Stop Feeling Guilty For Wanting to Work Less

work less

A nonprofit executive director client of mine is headed out for vacation next week.

Re-read that sentence if you don’t mind. Note that the word “executive director” and “vacation” appear in the same sentence. Without the word cancel.

So we are headed in the right direction. Then I ask the key question. “Will you be checking your email while you are out of the country?”

The answer is pretty typical: “Maybe just a few times a day, but that’s all. I’ll definitely work less.”

Like I was supposed to offer a round of applause. Like “that’s all” is evidence of a remarkable commitment to self care.

She received no applause from me.  

“That’s all.” Let’s tease that out, shall we?  

  • That’s all… Because I don’t trust anyone else to take care of things?
  • That’s all… Because I have to demonstrate that I work really hard all the time?
  • That’s all… Because I’m a “pleaser” who has trouble saying “no”?
  • That’s all… Because just the thought of focusing on my own well-being makes me feel tremendous guilt?

I’m going to dive into this issue – this sense of guilt so many nonprofit leaders have about any kind of self-investment – a whole lot deeper as part of my upcoming free online mini-series which I’m calling: High Impact, No Burnout: The Nonprofit Leader’s Guide to Loving Your Work AND Living Your Life. Click the link to request access.

I’m so excited for the mini-series and hope you’ll watch and participate. I think it will be game changing for a lot of people.

But in the meantime, it’s time for some tough love from Joan.Continue Reading

Should You Ever Cover Board Member Expenses?

board member expenses

When my wife ran The Food Network, she often got 911 calls during Thanksgiving week.

“Eileen, do you brine your turkey?”  

“What’s your favorite stuffing recipe?”  

It was actually hilarious. Eileen is a very good cook mind you but she would respond to all callers the same way. “I am not a chef; I make TV shows.”

As for me, I get more than my fair share of 911 calls. Some folks expect me to be an accountant, a human resources professional and oh my, lots of folks ask me for legal counsel I can’t and have no business providing.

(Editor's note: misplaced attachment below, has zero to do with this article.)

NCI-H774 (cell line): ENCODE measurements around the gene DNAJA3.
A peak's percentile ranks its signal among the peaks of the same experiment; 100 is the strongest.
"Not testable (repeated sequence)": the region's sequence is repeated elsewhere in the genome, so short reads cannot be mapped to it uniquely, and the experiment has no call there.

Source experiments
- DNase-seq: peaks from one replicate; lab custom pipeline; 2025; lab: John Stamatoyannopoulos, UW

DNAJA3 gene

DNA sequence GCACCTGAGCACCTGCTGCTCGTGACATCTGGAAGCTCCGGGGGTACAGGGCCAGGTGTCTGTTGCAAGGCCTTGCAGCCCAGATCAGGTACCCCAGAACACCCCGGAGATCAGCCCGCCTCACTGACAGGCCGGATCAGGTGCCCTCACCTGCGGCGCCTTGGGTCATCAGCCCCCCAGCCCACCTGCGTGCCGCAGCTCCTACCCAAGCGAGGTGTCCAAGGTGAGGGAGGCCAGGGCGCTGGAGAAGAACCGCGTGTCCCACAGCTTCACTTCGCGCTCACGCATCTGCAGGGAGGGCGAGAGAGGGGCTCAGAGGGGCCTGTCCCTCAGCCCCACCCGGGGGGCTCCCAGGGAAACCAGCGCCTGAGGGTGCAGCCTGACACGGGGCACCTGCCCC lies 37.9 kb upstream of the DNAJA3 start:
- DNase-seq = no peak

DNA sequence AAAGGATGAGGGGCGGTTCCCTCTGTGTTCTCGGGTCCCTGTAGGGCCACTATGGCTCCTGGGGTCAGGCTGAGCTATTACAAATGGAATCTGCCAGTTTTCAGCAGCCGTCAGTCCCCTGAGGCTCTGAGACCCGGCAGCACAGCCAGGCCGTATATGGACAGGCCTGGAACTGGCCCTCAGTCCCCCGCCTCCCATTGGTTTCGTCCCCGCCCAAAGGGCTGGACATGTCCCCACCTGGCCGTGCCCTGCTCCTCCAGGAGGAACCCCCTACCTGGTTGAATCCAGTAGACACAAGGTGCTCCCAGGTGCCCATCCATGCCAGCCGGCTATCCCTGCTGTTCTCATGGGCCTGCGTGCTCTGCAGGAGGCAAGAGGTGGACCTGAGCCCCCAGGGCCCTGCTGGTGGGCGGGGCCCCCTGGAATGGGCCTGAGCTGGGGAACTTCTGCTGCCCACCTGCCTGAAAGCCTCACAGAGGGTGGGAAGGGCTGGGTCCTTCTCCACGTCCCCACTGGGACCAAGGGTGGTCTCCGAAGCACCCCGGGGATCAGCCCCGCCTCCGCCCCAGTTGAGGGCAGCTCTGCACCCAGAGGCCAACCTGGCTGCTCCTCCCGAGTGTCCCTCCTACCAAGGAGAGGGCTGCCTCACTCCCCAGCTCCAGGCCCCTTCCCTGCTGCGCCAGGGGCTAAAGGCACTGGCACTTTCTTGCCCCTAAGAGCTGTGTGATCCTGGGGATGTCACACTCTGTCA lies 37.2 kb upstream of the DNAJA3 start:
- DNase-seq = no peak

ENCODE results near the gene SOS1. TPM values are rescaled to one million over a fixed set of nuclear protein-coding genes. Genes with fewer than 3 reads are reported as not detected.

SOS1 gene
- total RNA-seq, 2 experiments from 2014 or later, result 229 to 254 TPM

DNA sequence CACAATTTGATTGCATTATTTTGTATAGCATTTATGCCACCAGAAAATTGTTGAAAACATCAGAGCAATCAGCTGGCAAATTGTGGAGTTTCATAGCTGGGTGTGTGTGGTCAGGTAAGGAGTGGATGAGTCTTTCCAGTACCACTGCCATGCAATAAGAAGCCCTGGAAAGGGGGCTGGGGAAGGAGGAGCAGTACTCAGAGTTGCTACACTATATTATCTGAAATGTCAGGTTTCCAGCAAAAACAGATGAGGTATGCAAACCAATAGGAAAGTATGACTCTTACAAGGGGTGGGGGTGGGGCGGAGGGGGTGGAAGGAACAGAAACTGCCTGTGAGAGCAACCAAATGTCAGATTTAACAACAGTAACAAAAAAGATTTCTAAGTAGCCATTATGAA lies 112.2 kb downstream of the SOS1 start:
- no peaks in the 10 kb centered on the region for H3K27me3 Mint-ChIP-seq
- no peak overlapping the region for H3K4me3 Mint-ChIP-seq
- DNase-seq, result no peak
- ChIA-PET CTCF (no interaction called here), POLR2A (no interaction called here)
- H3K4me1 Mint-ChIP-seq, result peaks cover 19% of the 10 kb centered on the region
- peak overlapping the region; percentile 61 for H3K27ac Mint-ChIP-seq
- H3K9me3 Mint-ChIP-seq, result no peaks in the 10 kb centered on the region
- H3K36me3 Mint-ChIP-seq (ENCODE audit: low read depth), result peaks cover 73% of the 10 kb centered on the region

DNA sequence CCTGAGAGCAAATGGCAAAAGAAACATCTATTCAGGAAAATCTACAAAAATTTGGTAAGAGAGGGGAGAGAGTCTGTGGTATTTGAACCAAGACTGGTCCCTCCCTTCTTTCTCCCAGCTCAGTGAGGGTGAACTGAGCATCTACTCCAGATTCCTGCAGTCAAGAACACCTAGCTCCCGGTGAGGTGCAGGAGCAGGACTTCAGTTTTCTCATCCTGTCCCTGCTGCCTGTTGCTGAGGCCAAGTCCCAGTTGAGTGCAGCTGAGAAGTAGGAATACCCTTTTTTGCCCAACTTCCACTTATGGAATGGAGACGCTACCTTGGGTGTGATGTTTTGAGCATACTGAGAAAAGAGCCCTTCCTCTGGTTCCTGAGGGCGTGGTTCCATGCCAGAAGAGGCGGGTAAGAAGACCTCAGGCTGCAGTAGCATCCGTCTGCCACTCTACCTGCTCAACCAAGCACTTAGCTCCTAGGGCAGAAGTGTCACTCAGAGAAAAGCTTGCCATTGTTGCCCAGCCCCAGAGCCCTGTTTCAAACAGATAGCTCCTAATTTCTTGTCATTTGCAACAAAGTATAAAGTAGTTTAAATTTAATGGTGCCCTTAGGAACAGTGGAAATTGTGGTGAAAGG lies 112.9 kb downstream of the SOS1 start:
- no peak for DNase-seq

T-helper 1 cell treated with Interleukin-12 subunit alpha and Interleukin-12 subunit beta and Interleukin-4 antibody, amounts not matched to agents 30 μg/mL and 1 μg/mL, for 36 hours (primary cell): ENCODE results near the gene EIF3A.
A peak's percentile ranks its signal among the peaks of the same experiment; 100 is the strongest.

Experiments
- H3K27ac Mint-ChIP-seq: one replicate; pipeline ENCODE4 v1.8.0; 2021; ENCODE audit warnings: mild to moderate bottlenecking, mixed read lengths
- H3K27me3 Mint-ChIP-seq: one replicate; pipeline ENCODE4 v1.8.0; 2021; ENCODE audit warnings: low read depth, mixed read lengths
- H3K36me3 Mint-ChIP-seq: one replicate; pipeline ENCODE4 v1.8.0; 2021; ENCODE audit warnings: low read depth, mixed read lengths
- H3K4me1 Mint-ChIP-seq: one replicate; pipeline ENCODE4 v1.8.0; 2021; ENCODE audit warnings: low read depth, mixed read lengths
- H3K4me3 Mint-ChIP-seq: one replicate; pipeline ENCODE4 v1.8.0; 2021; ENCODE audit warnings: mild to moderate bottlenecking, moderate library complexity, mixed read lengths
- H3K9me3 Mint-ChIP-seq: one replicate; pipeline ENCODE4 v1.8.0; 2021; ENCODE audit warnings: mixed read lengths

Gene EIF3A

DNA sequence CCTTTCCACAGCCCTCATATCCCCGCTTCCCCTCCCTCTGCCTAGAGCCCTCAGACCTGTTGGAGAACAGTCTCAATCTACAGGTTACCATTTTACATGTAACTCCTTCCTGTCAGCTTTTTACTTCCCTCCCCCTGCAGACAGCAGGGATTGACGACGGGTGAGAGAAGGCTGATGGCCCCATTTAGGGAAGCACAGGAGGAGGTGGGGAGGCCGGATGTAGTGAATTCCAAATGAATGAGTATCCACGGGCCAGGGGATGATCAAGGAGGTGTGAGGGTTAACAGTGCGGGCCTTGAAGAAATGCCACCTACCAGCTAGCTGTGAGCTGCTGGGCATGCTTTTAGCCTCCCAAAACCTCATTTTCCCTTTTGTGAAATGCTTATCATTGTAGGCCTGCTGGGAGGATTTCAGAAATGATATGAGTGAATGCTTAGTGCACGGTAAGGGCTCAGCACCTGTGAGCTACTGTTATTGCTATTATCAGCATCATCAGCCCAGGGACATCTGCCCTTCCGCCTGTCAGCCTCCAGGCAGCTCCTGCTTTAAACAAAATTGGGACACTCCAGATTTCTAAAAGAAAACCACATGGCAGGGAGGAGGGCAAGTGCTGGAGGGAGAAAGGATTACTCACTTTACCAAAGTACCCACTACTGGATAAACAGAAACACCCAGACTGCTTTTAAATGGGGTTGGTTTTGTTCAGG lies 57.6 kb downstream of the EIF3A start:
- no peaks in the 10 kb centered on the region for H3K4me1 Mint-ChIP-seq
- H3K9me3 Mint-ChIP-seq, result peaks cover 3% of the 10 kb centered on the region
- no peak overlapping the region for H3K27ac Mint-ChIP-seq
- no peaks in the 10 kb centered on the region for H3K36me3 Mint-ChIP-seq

But a former client called 1-800-JOANHELPME (not a real number, don’t actually call that) last week and asked me a really good question.

I thought many of you might have this same question and would benefit from knowing my point of view.

Ready? It’s this.

What board member expenses should nonprofits pay for?

GREAT question! Here’s my answer…Continue Reading

How to Get Your Board to Approve a Give and Get Policy

approve give and get

Don’t you just love when an episode of your favorite TV show comes in two parts? Complete with cliffhanger?

This week I’ve got one for you. It’s no “Who Killed J.R.” on Dallas or “Is Jon Snow really dead” on Game of Thrones. But it’s the best I’ve got.

When last we left our nonprofit heroes, I made the case for why a board should have a give and get policy. Why it’s so critically important.

Board members are leaders and ambassadors for your organization and simply cannot be 100% credible messengers without 100% giving. If your role as a board member is to invite folks to be a part of the organization as a donor, the two most important words you will utter?

Join me!

I hope ‘Part 1’ persuaded you that this policy is a must have. Now comes the harder part – getting the policy approved by your board.

I heard you. You tried to cover the laugh over with an awkward cough. Stay with me. I cannot guarantee my advice will work but I can tell you that without some of these strategies, you don’t stand a chance.

Ready…?Continue Reading

5 Reasons Your Board Would Benefit from a Give and Get Policy

give and get